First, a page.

Surgical procedures

If posterior instability existed, it is addressed first fixing with the pedicle screws and rod for reduction and fixation. The prone position was employed. We marked the posterior superior iliac spine (PSIS) and dorsal iliac crest preoperatively. Bilateral 3 cm incisions were made along the PSIS. A pedicle finder was used at the medial side of the dorsal iliac crest and 1 cm cranial to the PSIS to make a bony corridor toward the anterior inferior iliac spine (AIIS). After ensuring the corridor did not penetrate the bony cortex, we inserted two 7-mm-diameter pedicle screws with a length of 50 to 60 mm. Partial resection of the PSIS at the entry point for settling the screw heads was performed to minimize implant prominence and soft tissue irritation. A 6-mm-diameter titanium rod was slid through the subfascial plane to connect two screws. To complete reduction of the posterior pelvic ring, compression, distraction, or even injured leg traction was applied according to the fracture pattern. The screw caps were locked at last to maintain the reduction.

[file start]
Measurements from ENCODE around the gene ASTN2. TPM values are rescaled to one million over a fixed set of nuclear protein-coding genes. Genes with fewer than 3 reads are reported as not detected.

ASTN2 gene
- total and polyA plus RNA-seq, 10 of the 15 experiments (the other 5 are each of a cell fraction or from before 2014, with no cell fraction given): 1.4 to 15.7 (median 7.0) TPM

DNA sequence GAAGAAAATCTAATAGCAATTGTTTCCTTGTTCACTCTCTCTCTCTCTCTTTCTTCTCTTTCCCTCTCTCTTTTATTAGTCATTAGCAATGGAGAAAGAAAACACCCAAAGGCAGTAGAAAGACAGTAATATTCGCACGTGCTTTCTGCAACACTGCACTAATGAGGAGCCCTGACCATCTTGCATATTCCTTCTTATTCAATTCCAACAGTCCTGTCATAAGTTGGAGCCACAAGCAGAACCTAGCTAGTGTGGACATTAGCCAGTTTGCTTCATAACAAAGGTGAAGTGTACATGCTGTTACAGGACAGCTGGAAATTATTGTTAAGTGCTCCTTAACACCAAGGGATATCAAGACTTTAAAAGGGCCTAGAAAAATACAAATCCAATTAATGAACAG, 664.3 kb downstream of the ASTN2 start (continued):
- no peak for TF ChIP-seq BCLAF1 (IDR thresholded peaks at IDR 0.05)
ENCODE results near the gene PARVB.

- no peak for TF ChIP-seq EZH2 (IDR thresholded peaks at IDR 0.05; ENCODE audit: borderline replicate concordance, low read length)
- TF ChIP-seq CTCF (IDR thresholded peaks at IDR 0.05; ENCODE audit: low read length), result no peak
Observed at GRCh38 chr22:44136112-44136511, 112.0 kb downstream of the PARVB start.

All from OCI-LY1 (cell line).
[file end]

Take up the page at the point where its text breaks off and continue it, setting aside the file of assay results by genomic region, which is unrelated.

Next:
After stabilizing the posterior elements, anterior pelvic ring was addressed. The patient was positioned supine on a radiolucent table. As with routine INFIX, the AIIS was located as the osseous entry with the C-arm fluoroscopy. A “teardrop shape” of the AIIS, the safe zone for pedicle screw placement, was obtained on the obturator outlet view. A 3-cm longitudinal incision was then made centered over the AIIS in line with the groin crease, care being taken to protect the lateral femoral cutaneous nerve (LFCN) which often runs across the surgical field. Access to the AIIS was obtained via a blunt dissection through the interval between the sartorius and tensor fascia lata. A pedicle awl was advanced to open the cortex at the starting pointing, the middle of the AIIS or the center of the “teardrop.” A pedicle finder was then positioned to create a bony corridor for the screw toward the PSIS, using the obturator inlet view to ensure that the corridor did not penetrate the ilium and the iliac oblique view to ensure that the pedicle finder was well clear of the hip joint and greater sciatic notch. Into the corridor, a polyaxial pedicle screw was inserted to an adequate depth positioned roughly 2 cm proud of the bone. Considering the habitus of the patients, screws used for this series were 60 to 80 mm in length and 6.5 to 7 mm in diameter. The procedure was repeated for the contralateral hemipelvis. We modified the INFIX by adding a 3-cm Pfannenstiel incision 2 cm over the pubic symphysis, and the blunt dissection was continued to the level of pubic tubercle. A polyaxial pedicle screw was driven through either ipsilateral or contralateral pubic tubercle down into the inferior ramus, using the pelvic inlet view to confirm the safe placement of this additional screw. Based on our experience, the screw was advanced at a tilt angle from 45° to 60°, also positioned 2 cm proud of the pubic tubercle. The screws used were 35 to 50 mm in length and 6.5 to 7 mm in diameter. When the three screws were positioned in the appropriate depth, a 6-mm-diameter long titanium rod was placed over them to adjust its length and curve. The rod was precontoured with an anterior and inferior bow to avoid compressive neurovascular complications. To develop a corridor just superficial to the fascia, long hemostats were inserted into the subcutaneous tissue from the incisions at bilateral AIIS to the Pfannenstiel incision. The rod was gently slid in the corridor from the incision at ipsilateral AIIS to contralateral AIIS via pubic tubercles and was connected to three screw heads, whose caps were loosely secured to maintain the rod in place. At this point, the reduction tools were attached to the pedicle screws at the bilateral AIIS to manipulate both hemipelvis into place. Reduction of the anterior pelvic ring was achieved by compression or distraction of the rod, depending on the fracture pattern. Finally, the screw caps were locked with a torque screwdriver to maintain the reduction, with the screws at bilateral AIIS being tightened prior to the one at the pubic tubercle (Fig. 1).